Investigative Report:
Voice of Southern Azerbaijan
By Nick Grace C., March 1, 1998
Revised April 13, 1998
The Voice of Southern Azerbaijan (VOSA), active since 1996 with broadcasts against Iran from an undisclosed transmitting location, is quickly becoming an intriguing story.  A story that not only includes oil and politics, but also espionage, the Mossad, and players from the Iran-Contra scandal of the 1980's.
When it was first heard, radio monitors assumed that it was broadcasting from Turkmenistan, however, an Israeli connection slowly came to light as more people tuned in.  According to monitor Nikolai Pashkevich in Russia, "when I tuned in my receiver to this channel I found an open carrier with 'Reshet Bet'... on the background and then VOSA signing on" (CDX 180). Rashet Bet is, of course, a news service of Israel Radio.  The German Telecommunications department has also pinpointed VOSA's location to be somewhere around Israel, Jordan and Saudi Arabia (BCDX 351.)  Cumbre DX founder Hans Johnson notes in Cumbre 179 that the station "switches to DST the same time that Israel does," marking Israel as the primary target (CDX 179.)
Rashet Bet office (courtesy of Rashet Bet)
Further evidence surfaced in April 1998 when a "mixing product" was observed between VOSA programs and KOL Israel transmissions.  A "mixing product" is an extraneous signal that is produced when two transmissions are made in close physical proximity.  This "product" has been heard on 21425 kHz.  Wolfgang Bueschel states in DX Window 111 that at the same time VOSA is on the air between 1530 and 1630 UTC, KOL Israel transmits on 17535, 15650, and 11605 kHz.  When the first KOL frequency is multiplied twice and then subtracted by the "product" frequency, VOSA frequency mathmetically appears: 13645 kHz. (DXW 111)  Of all the evidence, this is clearly the most compelling.
If this is the case, then VOSA is clearly supervised and arranged by Israel's intelligence agency: the Mossad.  Both Kai Ludwig and this author made the connection after reports began to surface in late February 1998.  But the story becomes more complicated and interesting.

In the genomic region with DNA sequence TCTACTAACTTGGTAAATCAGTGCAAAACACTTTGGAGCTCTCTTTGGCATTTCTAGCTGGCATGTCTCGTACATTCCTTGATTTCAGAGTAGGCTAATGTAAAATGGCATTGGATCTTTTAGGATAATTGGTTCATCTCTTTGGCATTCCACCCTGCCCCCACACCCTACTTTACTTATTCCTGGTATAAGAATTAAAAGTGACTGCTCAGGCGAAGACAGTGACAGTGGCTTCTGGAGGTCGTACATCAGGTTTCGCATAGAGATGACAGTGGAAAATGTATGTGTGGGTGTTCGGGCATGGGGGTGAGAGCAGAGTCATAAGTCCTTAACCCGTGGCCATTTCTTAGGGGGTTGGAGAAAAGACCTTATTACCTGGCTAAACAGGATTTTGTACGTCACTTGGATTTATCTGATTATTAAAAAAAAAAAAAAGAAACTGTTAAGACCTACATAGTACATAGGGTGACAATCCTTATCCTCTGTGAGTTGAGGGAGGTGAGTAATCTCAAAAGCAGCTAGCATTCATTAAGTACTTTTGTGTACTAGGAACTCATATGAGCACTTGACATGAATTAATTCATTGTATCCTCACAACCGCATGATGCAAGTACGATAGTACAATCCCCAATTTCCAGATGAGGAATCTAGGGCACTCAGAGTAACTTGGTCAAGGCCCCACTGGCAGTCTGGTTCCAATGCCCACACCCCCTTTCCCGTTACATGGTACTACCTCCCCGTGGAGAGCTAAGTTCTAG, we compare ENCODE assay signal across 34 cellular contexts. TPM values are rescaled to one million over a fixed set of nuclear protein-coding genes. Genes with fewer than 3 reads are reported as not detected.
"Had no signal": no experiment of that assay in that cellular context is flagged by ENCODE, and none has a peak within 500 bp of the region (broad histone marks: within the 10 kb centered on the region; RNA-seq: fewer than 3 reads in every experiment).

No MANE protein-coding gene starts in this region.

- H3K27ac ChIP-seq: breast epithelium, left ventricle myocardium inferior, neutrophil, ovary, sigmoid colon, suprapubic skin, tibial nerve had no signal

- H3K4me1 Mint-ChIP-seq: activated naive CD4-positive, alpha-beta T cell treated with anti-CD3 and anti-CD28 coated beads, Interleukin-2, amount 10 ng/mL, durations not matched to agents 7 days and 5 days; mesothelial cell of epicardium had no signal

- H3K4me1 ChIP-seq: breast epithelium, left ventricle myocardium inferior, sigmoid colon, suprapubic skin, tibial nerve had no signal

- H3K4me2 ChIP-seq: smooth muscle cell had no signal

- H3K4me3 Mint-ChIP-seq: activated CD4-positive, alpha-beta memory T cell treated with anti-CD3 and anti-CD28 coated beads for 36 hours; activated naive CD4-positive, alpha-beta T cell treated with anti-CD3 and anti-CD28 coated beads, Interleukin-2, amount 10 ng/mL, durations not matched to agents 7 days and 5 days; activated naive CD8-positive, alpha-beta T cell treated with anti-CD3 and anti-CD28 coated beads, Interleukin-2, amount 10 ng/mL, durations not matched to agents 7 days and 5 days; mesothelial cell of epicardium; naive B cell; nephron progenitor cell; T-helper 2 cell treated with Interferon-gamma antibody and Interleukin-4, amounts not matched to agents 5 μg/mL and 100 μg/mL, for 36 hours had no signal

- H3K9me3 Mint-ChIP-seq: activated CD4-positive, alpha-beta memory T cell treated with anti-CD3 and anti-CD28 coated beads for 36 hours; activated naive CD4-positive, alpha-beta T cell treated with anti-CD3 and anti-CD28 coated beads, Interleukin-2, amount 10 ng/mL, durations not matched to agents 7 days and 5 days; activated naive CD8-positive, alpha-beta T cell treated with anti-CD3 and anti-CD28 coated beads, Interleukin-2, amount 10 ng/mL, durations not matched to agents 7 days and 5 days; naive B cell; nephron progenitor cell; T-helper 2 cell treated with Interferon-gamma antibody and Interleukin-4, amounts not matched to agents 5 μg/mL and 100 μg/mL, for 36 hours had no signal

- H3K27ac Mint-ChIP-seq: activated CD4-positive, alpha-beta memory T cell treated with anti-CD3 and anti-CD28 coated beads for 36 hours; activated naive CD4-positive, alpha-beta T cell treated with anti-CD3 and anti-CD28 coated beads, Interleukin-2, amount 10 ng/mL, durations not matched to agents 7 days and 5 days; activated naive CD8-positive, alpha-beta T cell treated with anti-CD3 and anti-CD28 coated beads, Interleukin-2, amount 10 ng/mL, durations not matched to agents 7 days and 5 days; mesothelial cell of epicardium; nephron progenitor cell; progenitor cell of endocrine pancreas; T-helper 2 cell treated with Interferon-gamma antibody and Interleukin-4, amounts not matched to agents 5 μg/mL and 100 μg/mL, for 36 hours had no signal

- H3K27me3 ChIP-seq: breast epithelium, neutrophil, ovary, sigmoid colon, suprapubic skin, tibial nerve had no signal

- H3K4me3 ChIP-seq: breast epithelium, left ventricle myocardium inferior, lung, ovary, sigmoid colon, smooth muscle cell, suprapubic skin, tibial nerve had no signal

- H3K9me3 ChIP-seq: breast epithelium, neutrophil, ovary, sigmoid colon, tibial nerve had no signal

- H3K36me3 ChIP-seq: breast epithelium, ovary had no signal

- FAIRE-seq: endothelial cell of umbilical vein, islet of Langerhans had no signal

According to Wolfgang Bueschel in BCDX 351, "Mr. Vafa Culuzadeh, adviser of former Azerbaijan President Ebulfez Elicibey, told the Italian press agency IPS in October 1992 from Baku, that the Israelian secret service specialist David Kimche and... Richard Secord, who was involved in the Iran-Contra-Affair, visited Azerbaijan, (and) presented a delegation of more Israelian secret service personnel. Mr. Culuzadeh took part on a return visit to Israel, (and) lead a delegation of Azerbaijan/Uzbek/Kazakh secret services" (BCDX 351.)
Vafa Culuzadeh, despite the quote above, is an adviser to the current Azeri president (Heydar Aliyev), and has been an important negotiator between Azerbaijan and Armenia, as well as between Armenia and secessionists from Nagorno-Karabakh.
David Kimche is a 30-year veteran of the Mossad and was an important force behind the Reagan administration's arms-for hostages swap with Iran and its secret aid to the Nicaraguan rebels (coined Iran-Contra.)  In fact, it was Kimche who helped to organize the Contras, who supplied them with Israeli military advisers, who sold the US government Palestinian weapons Israel had seized in 1982, and who claimed he could get access to the hostage-takers in Lebanon.  He was not indicted because of diplomatic scuffling between Israel and the United States.  Kimche was the former Director General of the Israel's Ministry of Foreign Affairs and currently heads the Israel Council on Foreign Relations.  He is also on the Board of Directors for Israel's International Policy Institute for Counter Terrorism (ICT.)